This is the first in a series of posts sharing lessons learned while bicycling more than 1,170 miles in preparation for the RAGBRAI bicycle ride across Iowa.
This piece of advice distills what might be the most importance information that I have learned along the road. It is what made it possible for Ashley and I to ride 75 miles in a day and feel confident that we could do more (and, indeed, we plan on doing a “century ride” a week or two after the RAGBRAI – riding 100 miles in a single day).
If you look into bicycling you will notice that there are frequent mentions of pedaling cadence. Basically, the rate in which you are pedaling, measured in revolutions per minute (RPM) of the pedal. Generally speaking, 90 RPM is recommended as an average optimum speed to maximize speed while minimizing leg fatigue, and some racers aim for closer to 110 RPM. A beginner biker is commonly guessed to pedal at 70 RPM.
The way to learn your bicycling cadence is by using a cadence monitor (which is yet another piece of equipment that I have yet to feel the need for) so I have no idea what my pedaling speed is.
Pedal with your lungs
The theory is that when you use higher gears (harder to pedal) and pedal slower you are primarily using your leg muscles. While that might help you go faster or power up a hill quickly it also tires your muscles and, in the long term, slows you down.
By using lower gears (making it easier to pedal) your leg muscles don’t have to work as hard. In fact, your heart and lungs will be the limiting factor, so long as you have energy to pedal.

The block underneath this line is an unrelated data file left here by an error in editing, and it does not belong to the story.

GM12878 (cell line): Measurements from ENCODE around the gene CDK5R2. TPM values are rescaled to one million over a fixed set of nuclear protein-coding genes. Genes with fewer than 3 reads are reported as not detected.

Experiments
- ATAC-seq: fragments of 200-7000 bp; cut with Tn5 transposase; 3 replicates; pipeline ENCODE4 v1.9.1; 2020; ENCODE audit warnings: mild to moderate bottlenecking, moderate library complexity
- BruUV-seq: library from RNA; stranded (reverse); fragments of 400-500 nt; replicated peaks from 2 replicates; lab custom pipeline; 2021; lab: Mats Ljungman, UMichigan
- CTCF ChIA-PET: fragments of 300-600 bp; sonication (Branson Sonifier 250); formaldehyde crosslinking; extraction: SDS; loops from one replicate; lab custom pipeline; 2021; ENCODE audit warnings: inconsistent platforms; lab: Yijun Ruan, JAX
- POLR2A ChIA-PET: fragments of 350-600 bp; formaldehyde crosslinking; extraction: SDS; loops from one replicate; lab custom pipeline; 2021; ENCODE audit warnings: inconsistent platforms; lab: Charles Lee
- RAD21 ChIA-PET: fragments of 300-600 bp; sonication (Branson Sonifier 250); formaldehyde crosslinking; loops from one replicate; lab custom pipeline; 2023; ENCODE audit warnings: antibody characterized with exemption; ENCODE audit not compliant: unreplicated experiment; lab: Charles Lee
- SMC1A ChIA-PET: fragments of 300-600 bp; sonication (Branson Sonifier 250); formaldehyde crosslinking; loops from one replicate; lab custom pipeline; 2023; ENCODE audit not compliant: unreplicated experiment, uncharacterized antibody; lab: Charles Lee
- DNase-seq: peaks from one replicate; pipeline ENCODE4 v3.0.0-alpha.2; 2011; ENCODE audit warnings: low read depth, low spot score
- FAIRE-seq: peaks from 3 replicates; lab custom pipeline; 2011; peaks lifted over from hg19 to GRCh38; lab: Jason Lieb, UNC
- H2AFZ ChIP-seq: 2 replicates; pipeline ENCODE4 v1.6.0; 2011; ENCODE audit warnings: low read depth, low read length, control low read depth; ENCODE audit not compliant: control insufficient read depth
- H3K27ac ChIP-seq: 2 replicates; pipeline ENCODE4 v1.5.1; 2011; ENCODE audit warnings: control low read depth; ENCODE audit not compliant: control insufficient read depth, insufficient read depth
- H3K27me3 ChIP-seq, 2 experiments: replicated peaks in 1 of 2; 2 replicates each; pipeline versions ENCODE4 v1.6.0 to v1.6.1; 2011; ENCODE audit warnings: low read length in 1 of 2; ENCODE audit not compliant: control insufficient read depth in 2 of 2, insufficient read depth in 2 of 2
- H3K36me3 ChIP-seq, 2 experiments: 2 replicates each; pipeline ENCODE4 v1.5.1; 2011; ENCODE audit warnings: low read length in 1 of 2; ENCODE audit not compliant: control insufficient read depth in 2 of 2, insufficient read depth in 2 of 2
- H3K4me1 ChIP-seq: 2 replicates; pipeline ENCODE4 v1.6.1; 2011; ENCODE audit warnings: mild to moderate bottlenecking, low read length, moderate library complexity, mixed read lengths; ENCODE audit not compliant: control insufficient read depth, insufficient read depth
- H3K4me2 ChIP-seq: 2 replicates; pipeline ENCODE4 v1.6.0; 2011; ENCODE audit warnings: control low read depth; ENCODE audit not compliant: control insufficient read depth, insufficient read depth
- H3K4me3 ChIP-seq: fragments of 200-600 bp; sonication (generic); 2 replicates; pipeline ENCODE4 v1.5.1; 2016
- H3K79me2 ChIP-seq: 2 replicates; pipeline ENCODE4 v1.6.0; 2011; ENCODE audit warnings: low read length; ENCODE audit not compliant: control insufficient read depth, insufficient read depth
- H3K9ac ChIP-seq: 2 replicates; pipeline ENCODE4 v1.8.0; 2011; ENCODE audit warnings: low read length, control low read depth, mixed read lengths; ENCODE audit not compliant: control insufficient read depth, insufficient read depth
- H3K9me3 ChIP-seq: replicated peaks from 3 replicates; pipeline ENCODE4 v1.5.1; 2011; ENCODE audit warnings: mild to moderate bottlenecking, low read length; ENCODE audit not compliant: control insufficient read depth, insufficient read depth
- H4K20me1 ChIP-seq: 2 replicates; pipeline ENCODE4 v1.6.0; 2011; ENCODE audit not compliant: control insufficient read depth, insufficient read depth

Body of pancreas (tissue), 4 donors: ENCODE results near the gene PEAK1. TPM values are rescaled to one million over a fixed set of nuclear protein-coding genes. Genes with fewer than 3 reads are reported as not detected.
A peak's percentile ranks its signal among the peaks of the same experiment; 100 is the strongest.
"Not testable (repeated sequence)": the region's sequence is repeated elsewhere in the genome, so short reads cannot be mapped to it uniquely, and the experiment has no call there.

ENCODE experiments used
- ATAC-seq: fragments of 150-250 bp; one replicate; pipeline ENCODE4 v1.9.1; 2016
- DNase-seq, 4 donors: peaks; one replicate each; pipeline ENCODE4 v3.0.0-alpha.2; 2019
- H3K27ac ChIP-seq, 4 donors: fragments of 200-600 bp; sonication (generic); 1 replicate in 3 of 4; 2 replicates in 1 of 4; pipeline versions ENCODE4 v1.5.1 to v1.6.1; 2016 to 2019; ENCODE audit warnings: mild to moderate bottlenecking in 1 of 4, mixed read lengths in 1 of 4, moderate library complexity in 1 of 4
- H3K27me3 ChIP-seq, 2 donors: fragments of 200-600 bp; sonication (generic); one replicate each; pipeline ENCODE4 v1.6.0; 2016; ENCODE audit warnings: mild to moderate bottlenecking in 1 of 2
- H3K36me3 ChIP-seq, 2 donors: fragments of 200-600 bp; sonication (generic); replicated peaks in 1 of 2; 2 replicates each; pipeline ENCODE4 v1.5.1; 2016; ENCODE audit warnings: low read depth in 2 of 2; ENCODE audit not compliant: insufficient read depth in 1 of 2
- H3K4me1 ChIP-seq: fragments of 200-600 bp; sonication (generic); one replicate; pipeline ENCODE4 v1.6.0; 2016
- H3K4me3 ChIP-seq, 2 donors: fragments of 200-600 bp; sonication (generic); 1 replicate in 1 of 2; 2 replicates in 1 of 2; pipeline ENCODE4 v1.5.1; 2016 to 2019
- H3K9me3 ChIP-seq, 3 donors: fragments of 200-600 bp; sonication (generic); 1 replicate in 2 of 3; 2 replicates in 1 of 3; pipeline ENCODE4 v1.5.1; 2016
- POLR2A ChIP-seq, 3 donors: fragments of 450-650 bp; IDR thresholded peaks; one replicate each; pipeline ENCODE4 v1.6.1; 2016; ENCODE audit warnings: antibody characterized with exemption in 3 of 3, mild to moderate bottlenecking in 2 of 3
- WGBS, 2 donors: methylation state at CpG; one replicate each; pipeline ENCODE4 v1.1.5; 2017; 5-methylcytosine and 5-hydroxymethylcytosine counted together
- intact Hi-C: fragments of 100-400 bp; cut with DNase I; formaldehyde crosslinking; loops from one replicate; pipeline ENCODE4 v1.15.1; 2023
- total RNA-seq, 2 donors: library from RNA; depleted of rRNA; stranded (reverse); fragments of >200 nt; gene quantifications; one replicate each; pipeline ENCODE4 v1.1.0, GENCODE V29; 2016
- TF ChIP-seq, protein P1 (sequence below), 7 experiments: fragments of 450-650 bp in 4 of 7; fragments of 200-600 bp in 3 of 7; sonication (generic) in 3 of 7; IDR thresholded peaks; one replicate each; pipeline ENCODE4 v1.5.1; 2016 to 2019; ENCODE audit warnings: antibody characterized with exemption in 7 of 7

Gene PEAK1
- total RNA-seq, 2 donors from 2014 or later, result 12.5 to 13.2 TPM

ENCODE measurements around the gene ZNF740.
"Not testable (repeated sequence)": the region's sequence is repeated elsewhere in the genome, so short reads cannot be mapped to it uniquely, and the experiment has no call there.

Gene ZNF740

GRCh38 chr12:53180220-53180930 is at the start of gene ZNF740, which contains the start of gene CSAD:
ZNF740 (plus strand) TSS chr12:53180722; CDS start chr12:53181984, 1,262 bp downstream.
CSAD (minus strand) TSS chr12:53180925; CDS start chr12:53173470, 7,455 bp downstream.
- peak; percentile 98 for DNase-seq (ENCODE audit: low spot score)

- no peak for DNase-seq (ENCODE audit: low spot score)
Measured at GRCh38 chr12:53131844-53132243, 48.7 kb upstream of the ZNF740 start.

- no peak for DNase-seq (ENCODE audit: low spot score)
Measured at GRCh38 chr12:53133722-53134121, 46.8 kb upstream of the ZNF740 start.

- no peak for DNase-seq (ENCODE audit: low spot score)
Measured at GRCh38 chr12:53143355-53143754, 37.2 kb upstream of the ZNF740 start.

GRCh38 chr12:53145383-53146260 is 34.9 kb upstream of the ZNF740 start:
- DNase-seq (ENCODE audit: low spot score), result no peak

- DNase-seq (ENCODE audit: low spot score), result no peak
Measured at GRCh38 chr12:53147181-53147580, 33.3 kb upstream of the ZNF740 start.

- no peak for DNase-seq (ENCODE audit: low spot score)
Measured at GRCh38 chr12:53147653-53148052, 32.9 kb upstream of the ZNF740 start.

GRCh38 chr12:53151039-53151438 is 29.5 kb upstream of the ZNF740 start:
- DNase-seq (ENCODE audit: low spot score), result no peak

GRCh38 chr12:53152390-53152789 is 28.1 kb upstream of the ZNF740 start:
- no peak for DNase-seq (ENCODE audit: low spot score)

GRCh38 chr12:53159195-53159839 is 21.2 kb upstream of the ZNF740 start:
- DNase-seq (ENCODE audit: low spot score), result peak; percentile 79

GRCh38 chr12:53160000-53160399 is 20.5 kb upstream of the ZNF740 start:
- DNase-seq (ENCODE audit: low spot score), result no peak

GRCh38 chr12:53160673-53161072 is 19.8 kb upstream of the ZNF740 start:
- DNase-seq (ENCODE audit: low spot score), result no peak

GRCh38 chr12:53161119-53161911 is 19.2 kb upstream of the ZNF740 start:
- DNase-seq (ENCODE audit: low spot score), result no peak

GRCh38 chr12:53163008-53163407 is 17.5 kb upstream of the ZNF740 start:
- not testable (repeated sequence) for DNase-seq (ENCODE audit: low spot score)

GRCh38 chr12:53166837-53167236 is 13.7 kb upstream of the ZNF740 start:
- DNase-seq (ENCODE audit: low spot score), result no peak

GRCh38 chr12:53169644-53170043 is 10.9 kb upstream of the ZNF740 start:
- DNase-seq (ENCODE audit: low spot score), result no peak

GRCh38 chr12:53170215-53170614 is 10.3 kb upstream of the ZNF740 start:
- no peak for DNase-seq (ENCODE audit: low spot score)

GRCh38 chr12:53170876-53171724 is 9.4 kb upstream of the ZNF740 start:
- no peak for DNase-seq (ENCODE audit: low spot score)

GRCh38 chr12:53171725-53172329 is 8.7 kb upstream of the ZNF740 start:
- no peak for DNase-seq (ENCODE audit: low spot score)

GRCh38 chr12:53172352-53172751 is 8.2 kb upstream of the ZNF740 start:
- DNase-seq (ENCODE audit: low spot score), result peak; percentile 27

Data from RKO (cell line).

Pedal Fast, Not Hard
Keeping this concept in mind I experimented with different gears and discovered that, though I have no idea how fast I am pedaling, I am able to keep up my speed yet finish my ride with energy reserves by pedaling fast, not hard.
Without a cadence monitor, my guideline is to stay in the lowest gear (easiest to pedal) that allows me to pedal without my body bouncing with each revolution.
This keeps me pedaling quickly without exhausting my legs, allowing me to maintain speed while reserving energy. This works uphill, downhill, and on flat ground. It can mean shifting more than I would like to as I stay in my ideal range, especially on slightly rolling hills.
Matthew tested, Matthew approved
This is by no means scientificly researched. Prior to learning about pedaling cadence I primarily used 3 gears of the 21 availble on my bicycle. I could ride 10 miles on my lunch break but was exhausted with wobbly legs afterward. Learning to use the entire range of gears on my bicycle allowed me to ride 10 miles on my lunch break but be energetic and ready for more at the end.
Pedal fast and use your gears, even if it means shifting more frequently than you might prefer. Your legs will thank you!